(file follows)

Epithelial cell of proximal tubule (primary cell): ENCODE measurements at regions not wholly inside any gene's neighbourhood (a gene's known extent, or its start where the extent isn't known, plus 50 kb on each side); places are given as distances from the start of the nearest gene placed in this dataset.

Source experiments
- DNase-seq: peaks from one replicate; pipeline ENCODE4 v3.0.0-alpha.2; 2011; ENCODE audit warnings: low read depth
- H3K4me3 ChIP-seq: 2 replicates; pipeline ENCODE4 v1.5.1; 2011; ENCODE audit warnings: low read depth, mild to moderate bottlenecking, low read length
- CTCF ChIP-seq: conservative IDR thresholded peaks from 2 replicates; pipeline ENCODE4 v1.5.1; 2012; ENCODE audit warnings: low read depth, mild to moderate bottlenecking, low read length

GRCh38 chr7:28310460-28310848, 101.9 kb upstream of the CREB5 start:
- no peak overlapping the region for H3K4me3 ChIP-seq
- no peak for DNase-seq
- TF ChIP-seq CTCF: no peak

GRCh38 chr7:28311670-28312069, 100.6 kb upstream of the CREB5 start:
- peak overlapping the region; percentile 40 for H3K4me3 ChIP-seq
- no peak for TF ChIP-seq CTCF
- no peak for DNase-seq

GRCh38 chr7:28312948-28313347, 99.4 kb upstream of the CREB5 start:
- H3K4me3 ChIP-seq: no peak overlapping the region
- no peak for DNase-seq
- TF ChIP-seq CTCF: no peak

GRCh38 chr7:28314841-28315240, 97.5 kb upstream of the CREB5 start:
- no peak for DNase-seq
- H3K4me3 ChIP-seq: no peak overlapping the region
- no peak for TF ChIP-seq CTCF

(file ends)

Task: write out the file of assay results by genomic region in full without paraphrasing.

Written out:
Epithelial cell of proximal tubule (primary cell): ENCODE measurements at regions not wholly inside any gene's neighbourhood (a gene's known extent, or its start where the extent isn't known, plus 50 kb on each side); places are given as distances from the start of the nearest gene placed in this dataset.

Source experiments
- DNase-seq: peaks from one replicate; pipeline ENCODE4 v3.0.0-alpha.2; 2011; ENCODE audit warnings: low read depth
- H3K4me3 ChIP-seq: 2 replicates; pipeline ENCODE4 v1.5.1; 2011; ENCODE audit warnings: low read depth, mild to moderate bottlenecking, low read length
- CTCF ChIP-seq: conservative IDR thresholded peaks from 2 replicates; pipeline ENCODE4 v1.5.1; 2012; ENCODE audit warnings: low read depth, mild to moderate bottlenecking, low read length

GRCh38 chr7:28310460-28310848, 101.9 kb upstream of the CREB5 start:
- no peak overlapping the region for H3K4me3 ChIP-seq
- no peak for DNase-seq
- TF ChIP-seq CTCF: no peak

GRCh38 chr7:28311670-28312069, 100.6 kb upstream of the CREB5 start:
- peak overlapping the region; percentile 40 for H3K4me3 ChIP-seq
- no peak for TF ChIP-seq CTCF
- no peak for DNase-seq

GRCh38 chr7:28312948-28313347, 99.4 kb upstream of the CREB5 start:
- H3K4me3 ChIP-seq: no peak overlapping the region
- no peak for DNase-seq
- TF ChIP-seq CTCF: no peak

GRCh38 chr7:28314841-28315240, 97.5 kb upstream of the CREB5 start:
- no peak for DNase-seq
- H3K4me3 ChIP-seq: no peak overlapping the region
- no peak for TF ChIP-seq CTCF